km 131.0 – 34.3 km – Elmalı. 6 km east of Elmalı lies the village of Bayındır, where the Elmalı Treasures (Elmalı Hazinesi) were found. An important find of antique treasure, they comprise 1,900 silver coins including 1,100 from Lydia and 14 extremely rare Athens Decadrachme, each worth US$600,000 and said to be the world’s most valuable treasure trove. They were discovered during an illegal excavation in 1984 in Bayındır village, Elmalı and smuggled to the U.S. Their retrieval from the Boston Museum of Fine Arts through the efforts of the journalist Özgen Acar and the Turkish government made the headlines in late 1990s. Today, the coins are on exhibit in Elmalı Museum.

Near Bayındır stand several tumuli side by side. Artifacts dating back to the 7th century BC were unearthed during the excavations. Now on display in a special section of the Antalya Museum, these findings represent a cross-section of life during that era, including a statuette in pure silver and two ivory bears.

km 165.3 – 0.0 km to go – Göğübeli Finish (CAT 1). A stunning natural amphitheatre bearing comparison with the site of the stage finish on the Zoncolan in the Giro d’Italia.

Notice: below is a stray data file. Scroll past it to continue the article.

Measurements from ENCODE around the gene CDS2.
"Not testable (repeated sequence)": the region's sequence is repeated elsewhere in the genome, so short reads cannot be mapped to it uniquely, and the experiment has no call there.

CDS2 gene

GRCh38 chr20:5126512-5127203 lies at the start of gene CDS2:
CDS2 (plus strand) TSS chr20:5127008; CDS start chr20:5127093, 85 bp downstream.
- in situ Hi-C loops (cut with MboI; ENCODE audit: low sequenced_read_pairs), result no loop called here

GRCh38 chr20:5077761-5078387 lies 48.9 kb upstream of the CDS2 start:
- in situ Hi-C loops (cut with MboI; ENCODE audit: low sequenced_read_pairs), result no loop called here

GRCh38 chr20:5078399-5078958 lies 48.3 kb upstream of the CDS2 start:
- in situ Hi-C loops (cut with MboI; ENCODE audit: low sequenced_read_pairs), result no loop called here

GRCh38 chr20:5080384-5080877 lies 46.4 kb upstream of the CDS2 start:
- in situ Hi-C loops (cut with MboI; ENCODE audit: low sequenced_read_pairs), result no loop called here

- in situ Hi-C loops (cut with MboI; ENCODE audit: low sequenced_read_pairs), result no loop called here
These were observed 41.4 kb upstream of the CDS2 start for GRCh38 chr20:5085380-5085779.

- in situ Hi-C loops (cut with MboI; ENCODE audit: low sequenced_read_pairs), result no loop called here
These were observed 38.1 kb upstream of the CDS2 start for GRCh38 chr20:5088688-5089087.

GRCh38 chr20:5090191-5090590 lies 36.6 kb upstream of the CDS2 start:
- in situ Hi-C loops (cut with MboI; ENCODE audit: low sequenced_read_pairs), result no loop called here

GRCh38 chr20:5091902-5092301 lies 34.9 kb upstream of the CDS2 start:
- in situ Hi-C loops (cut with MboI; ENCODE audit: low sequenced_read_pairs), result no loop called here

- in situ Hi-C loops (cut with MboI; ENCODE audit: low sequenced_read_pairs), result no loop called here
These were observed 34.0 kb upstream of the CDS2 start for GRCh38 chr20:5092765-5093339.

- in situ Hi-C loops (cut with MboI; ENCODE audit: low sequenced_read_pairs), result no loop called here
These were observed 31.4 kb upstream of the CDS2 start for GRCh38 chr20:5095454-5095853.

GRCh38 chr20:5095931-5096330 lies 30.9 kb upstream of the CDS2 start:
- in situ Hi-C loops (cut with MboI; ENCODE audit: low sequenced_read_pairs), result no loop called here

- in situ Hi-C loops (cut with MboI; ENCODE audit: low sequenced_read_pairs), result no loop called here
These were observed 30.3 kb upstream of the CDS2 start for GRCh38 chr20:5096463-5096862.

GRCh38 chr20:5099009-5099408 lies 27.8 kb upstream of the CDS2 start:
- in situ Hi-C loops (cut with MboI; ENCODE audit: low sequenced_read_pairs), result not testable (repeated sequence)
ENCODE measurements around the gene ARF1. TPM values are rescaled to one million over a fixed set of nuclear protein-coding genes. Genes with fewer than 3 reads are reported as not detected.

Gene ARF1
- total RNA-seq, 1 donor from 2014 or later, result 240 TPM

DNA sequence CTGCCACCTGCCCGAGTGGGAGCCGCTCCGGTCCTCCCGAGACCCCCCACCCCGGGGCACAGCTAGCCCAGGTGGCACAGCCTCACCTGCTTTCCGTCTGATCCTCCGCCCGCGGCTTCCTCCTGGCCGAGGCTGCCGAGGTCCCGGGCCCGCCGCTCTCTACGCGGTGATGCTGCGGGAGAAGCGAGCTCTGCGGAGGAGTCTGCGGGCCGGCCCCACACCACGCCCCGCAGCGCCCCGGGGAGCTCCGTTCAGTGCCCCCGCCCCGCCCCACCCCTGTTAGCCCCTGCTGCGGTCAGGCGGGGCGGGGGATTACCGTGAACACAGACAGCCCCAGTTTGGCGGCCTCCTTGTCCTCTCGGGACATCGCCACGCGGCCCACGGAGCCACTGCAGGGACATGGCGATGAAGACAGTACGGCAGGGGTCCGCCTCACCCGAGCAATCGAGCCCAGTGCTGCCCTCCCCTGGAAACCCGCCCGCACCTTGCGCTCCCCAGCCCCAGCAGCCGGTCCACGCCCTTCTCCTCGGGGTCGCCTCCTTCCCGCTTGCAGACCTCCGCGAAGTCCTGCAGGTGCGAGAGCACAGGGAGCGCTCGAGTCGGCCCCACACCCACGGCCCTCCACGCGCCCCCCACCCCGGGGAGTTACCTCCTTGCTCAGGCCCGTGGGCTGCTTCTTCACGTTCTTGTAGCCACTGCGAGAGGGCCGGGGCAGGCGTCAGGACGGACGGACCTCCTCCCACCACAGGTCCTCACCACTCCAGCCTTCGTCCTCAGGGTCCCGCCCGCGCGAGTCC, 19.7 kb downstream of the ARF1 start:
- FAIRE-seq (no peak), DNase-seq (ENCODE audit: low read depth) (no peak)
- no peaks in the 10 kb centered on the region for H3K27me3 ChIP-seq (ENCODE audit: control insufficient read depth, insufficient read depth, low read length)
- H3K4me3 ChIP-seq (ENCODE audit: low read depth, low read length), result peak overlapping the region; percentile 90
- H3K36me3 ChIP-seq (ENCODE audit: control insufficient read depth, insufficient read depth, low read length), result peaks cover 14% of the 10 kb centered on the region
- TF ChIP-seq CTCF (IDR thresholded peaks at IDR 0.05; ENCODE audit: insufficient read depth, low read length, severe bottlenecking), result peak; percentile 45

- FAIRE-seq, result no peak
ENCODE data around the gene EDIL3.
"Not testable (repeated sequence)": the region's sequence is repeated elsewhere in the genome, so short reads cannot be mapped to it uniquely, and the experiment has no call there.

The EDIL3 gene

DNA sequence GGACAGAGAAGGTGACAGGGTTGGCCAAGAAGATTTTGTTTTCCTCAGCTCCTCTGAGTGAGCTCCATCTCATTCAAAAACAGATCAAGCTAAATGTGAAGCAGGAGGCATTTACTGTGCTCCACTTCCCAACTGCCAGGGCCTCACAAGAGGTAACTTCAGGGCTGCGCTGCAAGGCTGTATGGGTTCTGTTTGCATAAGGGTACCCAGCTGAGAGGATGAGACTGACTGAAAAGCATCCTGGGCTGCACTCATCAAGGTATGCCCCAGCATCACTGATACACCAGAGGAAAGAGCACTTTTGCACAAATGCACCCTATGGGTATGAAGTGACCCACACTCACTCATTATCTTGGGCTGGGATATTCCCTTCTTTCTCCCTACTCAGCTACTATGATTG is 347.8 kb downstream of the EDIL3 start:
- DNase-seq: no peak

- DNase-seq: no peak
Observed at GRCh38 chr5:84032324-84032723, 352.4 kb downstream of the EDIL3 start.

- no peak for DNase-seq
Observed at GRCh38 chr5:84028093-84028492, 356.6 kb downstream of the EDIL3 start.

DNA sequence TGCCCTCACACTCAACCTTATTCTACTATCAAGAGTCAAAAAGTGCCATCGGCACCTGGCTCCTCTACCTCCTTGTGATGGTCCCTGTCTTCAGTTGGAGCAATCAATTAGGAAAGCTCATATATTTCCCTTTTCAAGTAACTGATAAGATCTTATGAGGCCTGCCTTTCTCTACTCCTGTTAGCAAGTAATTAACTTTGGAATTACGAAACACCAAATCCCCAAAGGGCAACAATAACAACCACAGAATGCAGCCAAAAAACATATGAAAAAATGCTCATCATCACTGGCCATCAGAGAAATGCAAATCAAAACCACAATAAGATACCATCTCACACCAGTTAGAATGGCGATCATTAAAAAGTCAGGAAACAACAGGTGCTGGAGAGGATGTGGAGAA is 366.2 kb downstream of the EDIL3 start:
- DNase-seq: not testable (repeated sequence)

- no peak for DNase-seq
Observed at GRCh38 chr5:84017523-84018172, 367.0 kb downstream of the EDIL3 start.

Elmalı (literally ‘Apple Town’) is a district as well as a town in Antalya Province. It lies about 35 km inland, at the head of a long upland valley at an altitude that varies between 1050 to 1150 meters above sea level in Elmalı town centre. The exact founding date of Elmali, which is located within the borders of ancient Lycia, is unknown. Excavations to the east at Karatas near the village of Semahoyuk, and to the west in the village of Beyler indicate that the area has been inhabited seen the Bronze Age. There are several tumuli in nearby villages. Excavations show that the area has been continuously inhabited from the Bronze Age right up to the present time. The items unearthed in the excavations are exhibited in the Antalya Museum.